Immigration will have a major impact

As the age of the average German goes up, the population’s relative stability is likely to be shored up by a steady influx of foreigners, BSSR predicts.

Researchers say that the country’s population is set to grow to around 85.5 million by 2045 – an increase of 800,000 people compared to 2024. 

“Without immigration from abroad, Germany’s population would already be significantly lower in 2045 because the number of deaths will far exceed the number of births,” explained Peter Jakubowski, Head of the Spatial and Urban Development Department at the BBSR.

READ ALSO: Germany ranked fifth most popular destination for foreign workers

The institute assumes that net immigration will pick up significantly over the coming decade, with 300,000 more people arriving in Germany than leaving each year from 2031. There are multiple reasons for this, according to researchers: the pro-migration policies of the government, the family members of existing immigrants and the growing impact of climate change. 

Regional differences are becoming more striking

Despite the impact of immigration, there are likely to be huge schisms in the way the population develops in different parts of the country. 

While economically strong cities, their surrounding areas and some rural regions – particularly in Bavaria and Baden-Württemberg – will continue to grow, the decline in population in structurally weak areas outside the major cities will continue. Most regions with declining populations can be found in eastern Germany – but not exclusively.

According to BSSR, the biggest growth in the population will happen in Ebersberg, a district in Bavaria to the east of Munich, as well as in the cities of Freiburg im Breisgau, Potsdam and Leipzig. In these regions, the population could swell by around 14 percent.

Freiburg am Briesgau

Freiburg im Briesgau, where the population is predicted to grow significantly in the coming years. Photo by Marco Pregnolato onUnsplash

By contrast, the districts of Erzgebirgskreis (Saxony), Greiz (Thuringia) and Mansfeld-Südharz (Saxony-Anhalt) will lose more than a fifth of their population by 2045, researchers predict. In the western states, meanwhile, populations could decline in northern Hesse, eastern North Rhine-Westphalia and parts of Saarland.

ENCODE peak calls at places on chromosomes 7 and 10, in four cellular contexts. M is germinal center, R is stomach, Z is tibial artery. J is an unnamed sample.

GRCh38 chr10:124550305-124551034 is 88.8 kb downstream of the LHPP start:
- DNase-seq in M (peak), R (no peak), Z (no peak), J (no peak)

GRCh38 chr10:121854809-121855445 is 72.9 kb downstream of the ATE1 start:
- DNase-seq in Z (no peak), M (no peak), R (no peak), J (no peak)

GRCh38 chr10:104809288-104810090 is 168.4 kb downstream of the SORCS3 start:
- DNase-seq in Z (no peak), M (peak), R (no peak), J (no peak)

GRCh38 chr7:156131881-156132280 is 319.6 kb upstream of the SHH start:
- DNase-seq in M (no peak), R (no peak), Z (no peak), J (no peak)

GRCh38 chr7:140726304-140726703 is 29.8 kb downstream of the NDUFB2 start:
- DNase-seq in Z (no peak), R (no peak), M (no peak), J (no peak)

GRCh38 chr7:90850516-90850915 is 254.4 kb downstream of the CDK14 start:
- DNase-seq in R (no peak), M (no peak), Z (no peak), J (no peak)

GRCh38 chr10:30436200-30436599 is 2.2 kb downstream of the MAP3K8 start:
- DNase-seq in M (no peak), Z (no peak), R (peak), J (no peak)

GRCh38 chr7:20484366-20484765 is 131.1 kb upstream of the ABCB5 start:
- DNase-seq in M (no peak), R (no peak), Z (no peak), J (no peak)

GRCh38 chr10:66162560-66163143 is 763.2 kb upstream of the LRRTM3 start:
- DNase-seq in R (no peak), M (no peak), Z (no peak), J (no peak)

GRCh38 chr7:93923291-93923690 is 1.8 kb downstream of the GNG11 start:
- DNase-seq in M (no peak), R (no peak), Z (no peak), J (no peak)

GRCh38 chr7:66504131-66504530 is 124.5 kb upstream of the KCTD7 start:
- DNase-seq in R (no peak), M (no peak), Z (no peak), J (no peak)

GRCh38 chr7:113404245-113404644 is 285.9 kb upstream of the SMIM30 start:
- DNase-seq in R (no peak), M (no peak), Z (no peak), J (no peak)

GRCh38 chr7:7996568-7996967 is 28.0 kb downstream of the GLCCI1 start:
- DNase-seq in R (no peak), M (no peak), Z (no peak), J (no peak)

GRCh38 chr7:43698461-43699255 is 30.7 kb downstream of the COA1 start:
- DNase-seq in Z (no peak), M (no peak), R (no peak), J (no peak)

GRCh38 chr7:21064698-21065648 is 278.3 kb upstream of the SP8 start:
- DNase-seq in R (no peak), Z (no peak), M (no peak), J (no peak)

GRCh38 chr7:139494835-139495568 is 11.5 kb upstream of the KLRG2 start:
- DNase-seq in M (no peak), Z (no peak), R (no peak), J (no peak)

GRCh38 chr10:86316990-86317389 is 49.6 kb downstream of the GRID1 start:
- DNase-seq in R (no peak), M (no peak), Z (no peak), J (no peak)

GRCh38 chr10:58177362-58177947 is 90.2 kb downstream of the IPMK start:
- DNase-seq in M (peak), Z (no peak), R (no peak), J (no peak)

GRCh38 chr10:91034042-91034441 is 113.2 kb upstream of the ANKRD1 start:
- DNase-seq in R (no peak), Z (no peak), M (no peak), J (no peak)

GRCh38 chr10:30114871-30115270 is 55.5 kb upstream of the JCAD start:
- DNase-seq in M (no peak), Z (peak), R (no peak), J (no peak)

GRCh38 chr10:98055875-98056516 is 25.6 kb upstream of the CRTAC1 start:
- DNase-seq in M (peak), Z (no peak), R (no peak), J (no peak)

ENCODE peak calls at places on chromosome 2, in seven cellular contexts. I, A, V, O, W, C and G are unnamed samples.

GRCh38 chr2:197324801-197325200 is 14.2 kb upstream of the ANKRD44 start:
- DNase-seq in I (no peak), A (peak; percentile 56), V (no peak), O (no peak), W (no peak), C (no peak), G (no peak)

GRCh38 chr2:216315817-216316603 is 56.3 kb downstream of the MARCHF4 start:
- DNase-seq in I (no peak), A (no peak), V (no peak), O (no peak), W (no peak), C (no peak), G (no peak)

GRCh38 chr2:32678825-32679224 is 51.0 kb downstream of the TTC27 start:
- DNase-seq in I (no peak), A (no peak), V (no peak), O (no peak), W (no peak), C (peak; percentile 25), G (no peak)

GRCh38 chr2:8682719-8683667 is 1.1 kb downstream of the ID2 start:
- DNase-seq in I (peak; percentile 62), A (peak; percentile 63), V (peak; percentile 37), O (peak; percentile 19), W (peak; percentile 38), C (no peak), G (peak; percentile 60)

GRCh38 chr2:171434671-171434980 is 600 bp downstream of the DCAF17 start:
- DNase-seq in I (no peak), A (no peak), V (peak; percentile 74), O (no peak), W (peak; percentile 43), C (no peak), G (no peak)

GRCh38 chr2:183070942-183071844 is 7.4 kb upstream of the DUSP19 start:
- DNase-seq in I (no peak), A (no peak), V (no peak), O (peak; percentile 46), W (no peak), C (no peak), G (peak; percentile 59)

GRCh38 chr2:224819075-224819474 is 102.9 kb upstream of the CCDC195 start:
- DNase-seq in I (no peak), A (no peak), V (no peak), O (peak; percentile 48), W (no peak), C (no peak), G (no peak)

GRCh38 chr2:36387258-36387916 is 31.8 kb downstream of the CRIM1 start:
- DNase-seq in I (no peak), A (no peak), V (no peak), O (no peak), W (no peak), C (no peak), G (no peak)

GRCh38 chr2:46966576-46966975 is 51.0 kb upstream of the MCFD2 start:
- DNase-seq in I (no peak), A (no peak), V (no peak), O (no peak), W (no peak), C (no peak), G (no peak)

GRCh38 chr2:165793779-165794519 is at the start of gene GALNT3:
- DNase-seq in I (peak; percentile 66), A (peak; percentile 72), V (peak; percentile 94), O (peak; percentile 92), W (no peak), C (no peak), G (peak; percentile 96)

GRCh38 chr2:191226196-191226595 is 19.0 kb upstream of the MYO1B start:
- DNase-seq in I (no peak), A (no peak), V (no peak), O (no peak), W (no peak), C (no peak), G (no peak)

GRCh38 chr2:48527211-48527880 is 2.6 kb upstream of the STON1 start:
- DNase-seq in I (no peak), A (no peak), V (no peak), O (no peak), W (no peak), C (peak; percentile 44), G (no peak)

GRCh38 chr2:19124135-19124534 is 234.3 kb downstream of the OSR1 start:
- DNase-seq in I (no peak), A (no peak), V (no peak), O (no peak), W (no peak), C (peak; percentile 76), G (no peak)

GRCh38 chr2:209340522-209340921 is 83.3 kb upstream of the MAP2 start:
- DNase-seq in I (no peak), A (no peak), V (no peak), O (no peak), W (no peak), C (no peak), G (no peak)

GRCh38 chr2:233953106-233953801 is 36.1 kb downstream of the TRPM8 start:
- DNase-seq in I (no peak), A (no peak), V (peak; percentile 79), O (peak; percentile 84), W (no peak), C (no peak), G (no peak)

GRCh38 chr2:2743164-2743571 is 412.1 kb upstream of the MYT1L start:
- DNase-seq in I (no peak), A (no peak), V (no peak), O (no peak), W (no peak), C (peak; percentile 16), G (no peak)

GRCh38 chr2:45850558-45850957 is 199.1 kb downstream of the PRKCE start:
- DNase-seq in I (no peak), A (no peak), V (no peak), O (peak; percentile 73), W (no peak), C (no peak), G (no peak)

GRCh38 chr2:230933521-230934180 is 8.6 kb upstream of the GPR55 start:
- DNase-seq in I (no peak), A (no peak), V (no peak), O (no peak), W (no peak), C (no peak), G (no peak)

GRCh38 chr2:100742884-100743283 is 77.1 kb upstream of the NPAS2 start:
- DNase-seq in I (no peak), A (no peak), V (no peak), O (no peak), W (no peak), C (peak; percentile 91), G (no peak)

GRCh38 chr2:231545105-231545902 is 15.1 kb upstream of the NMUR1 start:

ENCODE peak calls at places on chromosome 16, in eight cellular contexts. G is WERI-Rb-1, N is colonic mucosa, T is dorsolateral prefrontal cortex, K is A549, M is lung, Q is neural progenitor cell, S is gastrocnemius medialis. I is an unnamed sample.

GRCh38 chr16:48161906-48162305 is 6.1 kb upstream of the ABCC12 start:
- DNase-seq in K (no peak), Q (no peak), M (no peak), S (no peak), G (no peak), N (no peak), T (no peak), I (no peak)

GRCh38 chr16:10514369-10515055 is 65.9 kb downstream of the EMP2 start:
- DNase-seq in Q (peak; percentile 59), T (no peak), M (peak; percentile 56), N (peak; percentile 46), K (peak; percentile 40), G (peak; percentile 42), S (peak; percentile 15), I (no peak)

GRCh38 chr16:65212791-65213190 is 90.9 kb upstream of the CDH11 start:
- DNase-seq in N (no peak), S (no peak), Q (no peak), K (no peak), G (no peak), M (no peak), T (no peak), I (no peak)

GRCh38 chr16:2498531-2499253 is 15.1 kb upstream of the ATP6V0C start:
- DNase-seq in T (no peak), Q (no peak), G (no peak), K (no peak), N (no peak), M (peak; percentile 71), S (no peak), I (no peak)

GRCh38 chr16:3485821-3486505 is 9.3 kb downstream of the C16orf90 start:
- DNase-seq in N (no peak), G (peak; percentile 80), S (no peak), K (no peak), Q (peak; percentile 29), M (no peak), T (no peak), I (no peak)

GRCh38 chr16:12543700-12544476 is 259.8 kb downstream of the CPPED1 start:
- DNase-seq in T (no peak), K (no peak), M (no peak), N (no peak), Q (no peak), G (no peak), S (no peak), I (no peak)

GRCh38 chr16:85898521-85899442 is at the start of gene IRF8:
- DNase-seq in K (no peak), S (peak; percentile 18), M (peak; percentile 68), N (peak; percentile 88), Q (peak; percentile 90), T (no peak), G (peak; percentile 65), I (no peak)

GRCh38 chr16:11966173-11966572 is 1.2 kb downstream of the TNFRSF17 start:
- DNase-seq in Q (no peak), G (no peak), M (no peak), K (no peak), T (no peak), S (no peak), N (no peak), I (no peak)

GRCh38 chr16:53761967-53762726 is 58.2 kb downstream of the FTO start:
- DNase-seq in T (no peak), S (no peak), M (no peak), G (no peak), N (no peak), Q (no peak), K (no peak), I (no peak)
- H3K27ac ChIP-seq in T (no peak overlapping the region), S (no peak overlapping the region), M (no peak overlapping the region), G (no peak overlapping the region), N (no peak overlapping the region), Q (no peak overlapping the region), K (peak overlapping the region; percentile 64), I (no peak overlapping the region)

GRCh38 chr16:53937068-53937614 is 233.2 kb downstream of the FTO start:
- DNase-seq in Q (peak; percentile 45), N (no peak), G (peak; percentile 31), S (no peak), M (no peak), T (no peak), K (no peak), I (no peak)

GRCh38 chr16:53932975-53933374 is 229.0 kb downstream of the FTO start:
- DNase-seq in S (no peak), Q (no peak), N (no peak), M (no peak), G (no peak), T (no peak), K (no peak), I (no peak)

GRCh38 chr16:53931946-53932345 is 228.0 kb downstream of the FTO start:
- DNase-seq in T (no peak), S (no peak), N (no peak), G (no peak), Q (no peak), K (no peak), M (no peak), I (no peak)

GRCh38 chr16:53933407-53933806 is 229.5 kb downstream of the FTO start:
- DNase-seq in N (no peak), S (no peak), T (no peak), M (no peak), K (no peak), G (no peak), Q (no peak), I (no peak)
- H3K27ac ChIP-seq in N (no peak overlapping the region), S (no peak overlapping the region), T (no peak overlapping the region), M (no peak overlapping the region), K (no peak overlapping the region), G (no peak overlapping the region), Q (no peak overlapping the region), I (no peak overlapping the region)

There will also be significant differences in the average age of the population in different parts of the country. While residents in certain districts could have an average age of 50, average residents in Frankfurt am Main, Munich and Heildelberg will be under 41.  

In cities like Munich, Leipzig, Berlin and Potsdam, meanwhile, the working-age population will increase by 10 percent over this period. However, the size of this demographic will sink by two percent in the country as a whole.  

READ ALSO: Where is the population in Germany growing (and declining) the most?

Population shifts will present challenges

The fact that demographics will vary so drastically in different districts could present unique problems in the future, researchers explained. In some cases, governments will face “completely contradictory challenges”, said BSSR head of development Jakubowski.

In structurally strong cities and districts with population growth, governments will need to provide enough education, childcare, healthcare and nursing care, as well as sufficient housing.

In structurally weaker cities and districts with declining populations, on the other hand, the challenge will be ensuring high-quality services and attractive housing and job markets. 

READ ALSO: Germany’s population grows to 84.3 million amid record migration

Unexpected crises could have an impact

Jabowski was keen to point out that the prognosis for 2045 should not be taken as a prediction. With unexpected events such as the wars in Ukraine and Syria having an impact on migration, immigration figures are often incredibly difficult to predict.

Just three years ago, the BBSR predicted that Germany’s population would decline to 81.9 million by 2040.

Since then, more than one million people have come to Germany as a result of the war in Ukraine alone.